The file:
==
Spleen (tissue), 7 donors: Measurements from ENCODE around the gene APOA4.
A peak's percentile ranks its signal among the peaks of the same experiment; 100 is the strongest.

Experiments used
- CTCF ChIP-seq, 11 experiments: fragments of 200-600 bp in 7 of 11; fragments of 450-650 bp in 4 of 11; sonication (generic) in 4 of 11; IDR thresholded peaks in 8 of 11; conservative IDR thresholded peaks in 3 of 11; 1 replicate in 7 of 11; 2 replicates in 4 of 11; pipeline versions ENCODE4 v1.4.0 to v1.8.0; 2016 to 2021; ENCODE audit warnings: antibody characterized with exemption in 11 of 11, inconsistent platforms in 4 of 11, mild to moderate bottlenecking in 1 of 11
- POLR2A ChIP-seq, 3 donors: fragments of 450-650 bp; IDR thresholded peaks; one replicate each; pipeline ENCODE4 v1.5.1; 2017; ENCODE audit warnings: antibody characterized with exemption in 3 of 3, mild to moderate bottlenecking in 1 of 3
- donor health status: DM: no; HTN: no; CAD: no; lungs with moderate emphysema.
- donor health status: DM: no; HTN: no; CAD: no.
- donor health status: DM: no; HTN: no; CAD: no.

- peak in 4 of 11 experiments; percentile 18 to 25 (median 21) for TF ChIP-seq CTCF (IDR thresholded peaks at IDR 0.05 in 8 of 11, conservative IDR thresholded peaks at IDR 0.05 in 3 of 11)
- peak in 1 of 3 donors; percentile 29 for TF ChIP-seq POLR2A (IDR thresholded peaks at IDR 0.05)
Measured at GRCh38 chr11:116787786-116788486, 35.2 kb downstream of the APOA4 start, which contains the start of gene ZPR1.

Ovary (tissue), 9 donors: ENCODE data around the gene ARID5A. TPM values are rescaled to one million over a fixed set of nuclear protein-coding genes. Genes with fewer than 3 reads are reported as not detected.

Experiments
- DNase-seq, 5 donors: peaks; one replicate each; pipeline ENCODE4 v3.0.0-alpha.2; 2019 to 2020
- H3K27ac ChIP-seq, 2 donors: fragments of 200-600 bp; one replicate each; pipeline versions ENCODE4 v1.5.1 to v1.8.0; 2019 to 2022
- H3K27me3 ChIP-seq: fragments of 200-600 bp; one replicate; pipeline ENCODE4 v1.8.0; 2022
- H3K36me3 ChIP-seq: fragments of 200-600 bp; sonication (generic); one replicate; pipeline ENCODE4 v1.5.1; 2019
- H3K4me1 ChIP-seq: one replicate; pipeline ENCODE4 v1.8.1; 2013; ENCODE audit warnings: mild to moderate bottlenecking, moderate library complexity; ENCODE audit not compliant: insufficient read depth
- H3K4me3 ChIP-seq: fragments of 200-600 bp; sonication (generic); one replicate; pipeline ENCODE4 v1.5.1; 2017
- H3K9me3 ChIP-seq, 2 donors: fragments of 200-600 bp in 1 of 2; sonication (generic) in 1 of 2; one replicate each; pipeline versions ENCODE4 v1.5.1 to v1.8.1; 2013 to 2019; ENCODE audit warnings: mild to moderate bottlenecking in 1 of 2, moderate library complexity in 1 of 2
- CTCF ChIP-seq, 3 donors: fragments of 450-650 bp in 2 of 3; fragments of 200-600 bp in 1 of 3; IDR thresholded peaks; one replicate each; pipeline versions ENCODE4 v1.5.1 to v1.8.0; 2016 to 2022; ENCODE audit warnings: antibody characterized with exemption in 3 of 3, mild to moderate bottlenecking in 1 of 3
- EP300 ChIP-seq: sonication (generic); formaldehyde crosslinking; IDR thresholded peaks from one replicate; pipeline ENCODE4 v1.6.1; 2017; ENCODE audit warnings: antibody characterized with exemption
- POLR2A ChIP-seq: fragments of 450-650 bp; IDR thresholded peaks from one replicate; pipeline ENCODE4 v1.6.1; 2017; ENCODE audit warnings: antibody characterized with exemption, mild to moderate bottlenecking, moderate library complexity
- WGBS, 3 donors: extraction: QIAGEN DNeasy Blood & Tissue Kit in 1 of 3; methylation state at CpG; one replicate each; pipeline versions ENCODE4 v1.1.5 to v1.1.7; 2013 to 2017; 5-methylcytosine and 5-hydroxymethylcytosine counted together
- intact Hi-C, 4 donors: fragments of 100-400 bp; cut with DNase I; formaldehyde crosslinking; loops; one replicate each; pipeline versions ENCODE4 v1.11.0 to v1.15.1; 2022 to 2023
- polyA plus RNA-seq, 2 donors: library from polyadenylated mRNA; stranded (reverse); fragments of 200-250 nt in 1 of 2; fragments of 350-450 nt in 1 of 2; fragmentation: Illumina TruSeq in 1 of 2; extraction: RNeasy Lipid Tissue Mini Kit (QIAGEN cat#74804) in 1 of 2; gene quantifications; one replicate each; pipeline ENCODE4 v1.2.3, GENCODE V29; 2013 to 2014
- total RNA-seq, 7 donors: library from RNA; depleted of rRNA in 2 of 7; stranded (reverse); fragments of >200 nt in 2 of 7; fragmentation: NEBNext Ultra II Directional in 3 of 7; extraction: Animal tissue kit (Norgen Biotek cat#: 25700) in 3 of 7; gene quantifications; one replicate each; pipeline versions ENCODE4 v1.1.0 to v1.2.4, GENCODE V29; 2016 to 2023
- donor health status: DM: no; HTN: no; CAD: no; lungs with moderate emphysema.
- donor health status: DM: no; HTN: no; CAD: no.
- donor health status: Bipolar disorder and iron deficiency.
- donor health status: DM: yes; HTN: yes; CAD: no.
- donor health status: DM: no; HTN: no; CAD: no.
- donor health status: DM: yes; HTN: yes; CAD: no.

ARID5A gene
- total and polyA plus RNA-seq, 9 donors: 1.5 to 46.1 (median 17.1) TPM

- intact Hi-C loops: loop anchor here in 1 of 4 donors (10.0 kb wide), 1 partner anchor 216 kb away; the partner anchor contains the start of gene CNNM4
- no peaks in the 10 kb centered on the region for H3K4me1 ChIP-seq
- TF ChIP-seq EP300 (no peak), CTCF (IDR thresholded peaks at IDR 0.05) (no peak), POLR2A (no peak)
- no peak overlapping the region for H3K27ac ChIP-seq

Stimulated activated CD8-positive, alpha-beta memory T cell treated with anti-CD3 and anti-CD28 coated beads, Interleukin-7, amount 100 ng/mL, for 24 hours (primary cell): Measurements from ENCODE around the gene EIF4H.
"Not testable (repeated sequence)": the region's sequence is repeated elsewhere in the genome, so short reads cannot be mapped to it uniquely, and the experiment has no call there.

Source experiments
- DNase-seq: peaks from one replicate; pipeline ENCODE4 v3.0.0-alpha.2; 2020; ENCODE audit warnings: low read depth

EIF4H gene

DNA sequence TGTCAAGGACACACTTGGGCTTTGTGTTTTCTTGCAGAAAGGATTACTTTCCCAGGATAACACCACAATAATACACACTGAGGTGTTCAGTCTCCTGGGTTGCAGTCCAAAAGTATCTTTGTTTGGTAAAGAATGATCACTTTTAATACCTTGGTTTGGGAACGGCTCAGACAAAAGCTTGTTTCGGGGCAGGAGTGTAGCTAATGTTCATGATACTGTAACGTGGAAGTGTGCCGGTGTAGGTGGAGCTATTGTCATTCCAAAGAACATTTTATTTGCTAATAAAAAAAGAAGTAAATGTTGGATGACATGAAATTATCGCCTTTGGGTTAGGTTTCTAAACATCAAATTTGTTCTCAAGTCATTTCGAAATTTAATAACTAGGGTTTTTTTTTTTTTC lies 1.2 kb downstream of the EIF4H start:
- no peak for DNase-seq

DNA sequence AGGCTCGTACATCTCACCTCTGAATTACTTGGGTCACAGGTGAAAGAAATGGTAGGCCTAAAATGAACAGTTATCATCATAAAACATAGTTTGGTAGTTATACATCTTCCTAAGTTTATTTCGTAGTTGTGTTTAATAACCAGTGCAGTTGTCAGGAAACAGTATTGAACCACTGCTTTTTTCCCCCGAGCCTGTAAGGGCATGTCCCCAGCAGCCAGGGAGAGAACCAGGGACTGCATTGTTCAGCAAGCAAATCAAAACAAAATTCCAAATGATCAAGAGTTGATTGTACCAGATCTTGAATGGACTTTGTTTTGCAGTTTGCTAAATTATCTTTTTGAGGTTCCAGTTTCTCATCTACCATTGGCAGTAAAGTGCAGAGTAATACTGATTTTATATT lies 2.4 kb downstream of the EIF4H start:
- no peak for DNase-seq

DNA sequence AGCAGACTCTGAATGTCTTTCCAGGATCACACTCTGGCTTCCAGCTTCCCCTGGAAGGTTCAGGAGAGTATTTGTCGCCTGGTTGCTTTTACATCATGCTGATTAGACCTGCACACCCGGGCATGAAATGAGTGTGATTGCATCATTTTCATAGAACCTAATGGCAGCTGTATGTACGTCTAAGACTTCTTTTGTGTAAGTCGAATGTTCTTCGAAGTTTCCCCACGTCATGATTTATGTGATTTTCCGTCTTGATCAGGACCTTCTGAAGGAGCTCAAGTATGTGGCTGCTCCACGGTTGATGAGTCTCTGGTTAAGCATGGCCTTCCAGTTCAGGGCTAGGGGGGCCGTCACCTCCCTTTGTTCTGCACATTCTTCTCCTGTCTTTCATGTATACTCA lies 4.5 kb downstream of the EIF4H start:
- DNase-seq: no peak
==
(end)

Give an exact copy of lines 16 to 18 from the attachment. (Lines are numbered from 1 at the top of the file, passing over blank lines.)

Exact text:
- H3K27me3 ChIP-seq: fragments of 200-600 bp; one replicate; pipeline ENCODE4 v1.8.0; 2022
- H3K36me3 ChIP-seq: fragments of 200-600 bp; sonication (generic); one replicate; pipeline ENCODE4 v1.5.1; 2019
- H3K4me1 ChIP-seq: one replicate; pipeline ENCODE4 v1.8.1; 2013; ENCODE audit warnings: mild to moderate bottlenecking, moderate library complexity; ENCODE audit not compliant: insufficient read depth